Academic Workloads Guidelines
- The Academic Workloads Guidelines forms part of both the University Teaching and Learning Plan and University Research Plan. Its purpose is to support academic staff and enhance quality in teaching, supervision, research, and effective and efficient academic service by setting out a University academic workload model that results in equitable, fair, transparent and safe workloads for staff.
- Terms used in these guidelines are defined in the Glossary (Appendix 1).
- These guidelines should be read by academic staff in the context of their position description, the relevant employment agreement, and the relevant University criteria for promotion/advancement.
- These guidelines should be applied on the basis of the University operating under a 45 week full time equivalent working year.
- Most academic staff are expected to carry out a combination of teaching (including supervision), research and service/administration, all of which are highly valued.
- Academic workloads may vary among staff, depending in each case on the staff member's employment agreement, position level, position description, revenue generation, discipline and faculty, and may vary for a staff member of the course of a given period. The varying requirements of different teaching technologies will also influence academic workloads.
- Unless specified in position descriptions, a 40/40/20 allocation is suggested as a workload norm for individual academic staff. This norm is to be treated flexibly since allocations may be dependent upon factors such as the professional requirements of a faculty and staff wanting to perform to their strengths. Workload allocations are to be agreed annually by the the academic staff member and their chairperson/head of department/school in conjunction with the approval of paper offerings and as part of Professional Goal Setting (PGS). This allocation is based on the following definitions:
- 40% teaching includes postgraduate teaching but may or may not include postgraduate research supervision which attracts Research Degree Completion (RDC) funding; and
- 40% research which may or may not include postgraduate supervision which attracts Research Degree Completion (RDC) funding; and
- 20% for administration/service inclusive of professional development.
- It is expected that individuals will normally achieve this proportionality of 40/40/20 as an average over six years unless prescribed otherwise in a position description.
- The likely composition of workloads for individual staff is expected to be confirmed by November of each year. Workload allocations will be finalised when student enrolments are known.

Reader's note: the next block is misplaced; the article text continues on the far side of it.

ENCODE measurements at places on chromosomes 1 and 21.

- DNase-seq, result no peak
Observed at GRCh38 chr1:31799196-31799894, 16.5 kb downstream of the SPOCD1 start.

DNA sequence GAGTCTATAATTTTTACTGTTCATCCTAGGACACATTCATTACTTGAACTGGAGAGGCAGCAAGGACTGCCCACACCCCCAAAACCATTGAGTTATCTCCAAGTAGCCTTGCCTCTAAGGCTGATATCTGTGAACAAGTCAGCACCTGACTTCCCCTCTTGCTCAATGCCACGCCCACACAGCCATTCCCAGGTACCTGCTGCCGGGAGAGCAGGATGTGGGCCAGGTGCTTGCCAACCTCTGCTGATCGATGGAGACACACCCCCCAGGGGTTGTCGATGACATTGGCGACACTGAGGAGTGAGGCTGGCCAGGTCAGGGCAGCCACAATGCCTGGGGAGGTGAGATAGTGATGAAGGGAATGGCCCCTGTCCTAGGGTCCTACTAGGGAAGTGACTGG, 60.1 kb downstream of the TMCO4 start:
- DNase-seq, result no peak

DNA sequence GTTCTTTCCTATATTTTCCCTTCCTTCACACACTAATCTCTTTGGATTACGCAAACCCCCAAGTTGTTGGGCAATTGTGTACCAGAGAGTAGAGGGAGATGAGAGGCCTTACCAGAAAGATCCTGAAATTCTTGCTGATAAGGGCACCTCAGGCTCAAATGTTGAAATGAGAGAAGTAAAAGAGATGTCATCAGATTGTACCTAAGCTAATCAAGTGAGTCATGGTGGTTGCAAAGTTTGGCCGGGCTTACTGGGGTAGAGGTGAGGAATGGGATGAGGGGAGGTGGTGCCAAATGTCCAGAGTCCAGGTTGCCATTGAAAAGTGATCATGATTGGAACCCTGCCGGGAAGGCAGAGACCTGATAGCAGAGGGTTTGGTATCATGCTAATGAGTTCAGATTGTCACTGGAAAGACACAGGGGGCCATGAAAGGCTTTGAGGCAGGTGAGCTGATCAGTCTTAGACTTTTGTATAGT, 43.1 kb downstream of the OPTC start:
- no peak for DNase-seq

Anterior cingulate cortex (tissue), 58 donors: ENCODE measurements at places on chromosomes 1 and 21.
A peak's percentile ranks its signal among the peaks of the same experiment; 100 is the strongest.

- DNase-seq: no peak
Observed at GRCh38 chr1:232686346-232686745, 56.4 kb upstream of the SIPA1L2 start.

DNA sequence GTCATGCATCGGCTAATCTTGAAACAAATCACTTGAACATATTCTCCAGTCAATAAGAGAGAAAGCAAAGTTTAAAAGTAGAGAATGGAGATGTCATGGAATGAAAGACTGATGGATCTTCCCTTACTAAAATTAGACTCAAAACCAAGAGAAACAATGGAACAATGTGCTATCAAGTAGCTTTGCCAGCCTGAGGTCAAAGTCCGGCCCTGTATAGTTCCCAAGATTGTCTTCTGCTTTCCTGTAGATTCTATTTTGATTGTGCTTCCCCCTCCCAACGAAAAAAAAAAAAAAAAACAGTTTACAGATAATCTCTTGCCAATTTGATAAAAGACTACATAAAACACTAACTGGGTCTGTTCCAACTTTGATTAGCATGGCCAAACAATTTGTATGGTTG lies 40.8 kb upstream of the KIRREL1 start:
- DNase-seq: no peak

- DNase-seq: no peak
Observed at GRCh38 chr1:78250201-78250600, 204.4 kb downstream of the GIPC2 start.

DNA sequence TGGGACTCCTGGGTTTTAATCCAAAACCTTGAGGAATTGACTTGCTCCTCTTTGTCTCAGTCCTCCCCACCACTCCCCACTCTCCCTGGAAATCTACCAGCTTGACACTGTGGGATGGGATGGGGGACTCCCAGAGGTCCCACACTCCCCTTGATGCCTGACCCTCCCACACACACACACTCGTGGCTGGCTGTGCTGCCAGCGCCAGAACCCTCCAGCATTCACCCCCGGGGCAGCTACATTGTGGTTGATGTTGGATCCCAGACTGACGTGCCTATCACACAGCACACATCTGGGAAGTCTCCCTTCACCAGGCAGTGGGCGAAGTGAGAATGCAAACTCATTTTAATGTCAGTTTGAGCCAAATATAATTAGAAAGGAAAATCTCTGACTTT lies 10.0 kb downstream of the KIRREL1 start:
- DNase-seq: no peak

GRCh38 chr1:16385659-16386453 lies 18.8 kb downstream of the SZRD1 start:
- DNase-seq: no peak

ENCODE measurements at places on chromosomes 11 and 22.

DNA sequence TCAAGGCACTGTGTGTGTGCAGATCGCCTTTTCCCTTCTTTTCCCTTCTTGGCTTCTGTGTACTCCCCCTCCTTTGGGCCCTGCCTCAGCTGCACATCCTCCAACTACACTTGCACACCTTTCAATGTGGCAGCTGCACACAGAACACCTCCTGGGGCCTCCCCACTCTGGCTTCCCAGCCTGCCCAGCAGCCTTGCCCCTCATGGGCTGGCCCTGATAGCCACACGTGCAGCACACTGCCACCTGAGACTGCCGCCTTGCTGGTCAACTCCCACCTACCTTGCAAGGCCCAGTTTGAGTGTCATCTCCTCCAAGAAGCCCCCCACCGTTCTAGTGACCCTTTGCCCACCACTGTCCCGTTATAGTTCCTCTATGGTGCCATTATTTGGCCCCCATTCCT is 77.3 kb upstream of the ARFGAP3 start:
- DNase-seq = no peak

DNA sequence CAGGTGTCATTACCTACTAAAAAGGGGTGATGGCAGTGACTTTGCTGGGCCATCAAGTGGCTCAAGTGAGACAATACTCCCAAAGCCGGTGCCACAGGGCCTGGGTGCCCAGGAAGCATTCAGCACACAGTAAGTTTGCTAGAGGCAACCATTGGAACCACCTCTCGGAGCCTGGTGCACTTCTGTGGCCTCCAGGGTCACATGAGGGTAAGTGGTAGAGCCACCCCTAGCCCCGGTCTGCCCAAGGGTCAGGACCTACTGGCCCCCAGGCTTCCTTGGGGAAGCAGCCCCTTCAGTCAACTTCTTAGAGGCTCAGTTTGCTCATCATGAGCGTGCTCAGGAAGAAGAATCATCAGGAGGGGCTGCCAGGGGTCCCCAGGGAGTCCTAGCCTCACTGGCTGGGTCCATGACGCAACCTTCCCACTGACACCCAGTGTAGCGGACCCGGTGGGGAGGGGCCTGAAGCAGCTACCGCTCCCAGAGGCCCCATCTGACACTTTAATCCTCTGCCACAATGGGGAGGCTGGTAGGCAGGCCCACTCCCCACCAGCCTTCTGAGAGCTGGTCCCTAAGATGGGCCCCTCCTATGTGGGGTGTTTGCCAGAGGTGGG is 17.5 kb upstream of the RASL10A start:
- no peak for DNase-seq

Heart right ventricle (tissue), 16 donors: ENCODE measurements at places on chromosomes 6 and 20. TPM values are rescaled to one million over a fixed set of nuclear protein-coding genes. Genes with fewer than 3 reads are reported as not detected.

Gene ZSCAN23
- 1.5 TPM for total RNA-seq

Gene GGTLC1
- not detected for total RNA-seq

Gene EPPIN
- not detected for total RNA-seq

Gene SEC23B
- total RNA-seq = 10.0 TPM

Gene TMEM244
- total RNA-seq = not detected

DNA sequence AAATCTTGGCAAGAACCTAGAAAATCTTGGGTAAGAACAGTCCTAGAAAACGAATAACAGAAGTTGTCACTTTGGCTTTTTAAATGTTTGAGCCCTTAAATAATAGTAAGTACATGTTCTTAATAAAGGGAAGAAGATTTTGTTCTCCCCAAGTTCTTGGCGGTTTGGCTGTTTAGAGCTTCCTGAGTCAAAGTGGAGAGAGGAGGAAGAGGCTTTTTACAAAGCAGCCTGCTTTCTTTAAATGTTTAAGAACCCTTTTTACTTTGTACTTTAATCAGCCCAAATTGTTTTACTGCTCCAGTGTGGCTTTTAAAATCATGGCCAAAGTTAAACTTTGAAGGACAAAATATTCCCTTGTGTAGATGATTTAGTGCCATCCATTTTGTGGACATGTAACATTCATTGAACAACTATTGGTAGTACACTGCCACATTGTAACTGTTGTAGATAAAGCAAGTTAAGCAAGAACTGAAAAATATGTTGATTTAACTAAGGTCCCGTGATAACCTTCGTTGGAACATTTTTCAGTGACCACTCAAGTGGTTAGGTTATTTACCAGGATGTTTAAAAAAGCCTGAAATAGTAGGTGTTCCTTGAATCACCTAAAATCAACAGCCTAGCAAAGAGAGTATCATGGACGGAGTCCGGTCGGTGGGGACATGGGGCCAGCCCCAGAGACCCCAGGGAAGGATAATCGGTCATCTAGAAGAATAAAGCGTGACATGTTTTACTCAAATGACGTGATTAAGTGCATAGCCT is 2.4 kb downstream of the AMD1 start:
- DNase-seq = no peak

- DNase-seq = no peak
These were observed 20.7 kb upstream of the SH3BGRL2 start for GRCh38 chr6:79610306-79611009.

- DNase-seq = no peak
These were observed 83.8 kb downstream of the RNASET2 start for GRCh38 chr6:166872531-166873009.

- Academic staff on comparable employment agreements at comparable levels of seniority should have comparable workloads. Part-time staff and staff members on fixed-term appointments should have workloads that are equitable relative to full-time staff.
- Using the workload norm set out in clause 7 as a guide, Deans are responsible for establishing principles and processes for allocating academic workloads in their respective faculties. Each Dean should communicate those principles and processes clearly and transparently to all staff in their faculty.
- Responsibility for allocating the workloads of individual academic staff within a faculty rests with the relevant chairperson/head of department/school as appropriate.
- In planning individual academic workload allocations, chairpersons/heads of department/school should, as far as possible, take account of department/school plans with respect to study leave, annual leave and participation in cultural activities and events (including any contributions associated with the University's commitments under Te Tiriti o Waitangi). They should also ensure that allocations are flexible enough to allow for unexpected absences such as sick leave.
- Regular periods of study leave should be considered the norm for research active staff and should be allowed for in workload planning. In years where a period of study leave is approved, this could be considered to significantly contribute to, but not fully constitute, the research allocation for that year only. In programmes and areas of expertise where study leave is only able to be taken less frequently, chairpersons/heads of department/school should make efforts to compensate through granting sufficient research days within the regular academic schedule.
- Chairpersons/heads of department/school should take all practicable steps to ensure that academic workloads are reasonable and manageable so that staff can maintain an appropriate work/life balance and physical and mental wellbeing is not endangered.
- The individual staff member and the relevant programme convenor, chairperson/head of department/school should discuss the staff member's workload as part of the annual Professional Goal Setting (PGS) process for the subsequent 1-3 year period with a view to reaching agreement between them.
- If the workload allocation cannot be agreed between the staff member and the relevant chairperson/head of department/school, the matter should be referred to the relevant Dean for resolution.
- Academic workload allocations should be transparent and shared within the department/school and faculty.
- Deans are responsible for monitoring academic workload allocations in their respective faculties to ensure that they are appropriate and equitable overall, and to ensure that they are adhered to in practice.
- The effectiveness of these guidelines and associated practice with respect to the allocation and management of academic workloads across the University will be reviewed every three years by the Senior Deputy Vice-Chancellor in consultation with the Deans; the process for the review and for reporting with any recommendations to the Vice-Chancellor will be determined at the time.
Approved by the Vice-Chancellor
27 October 2015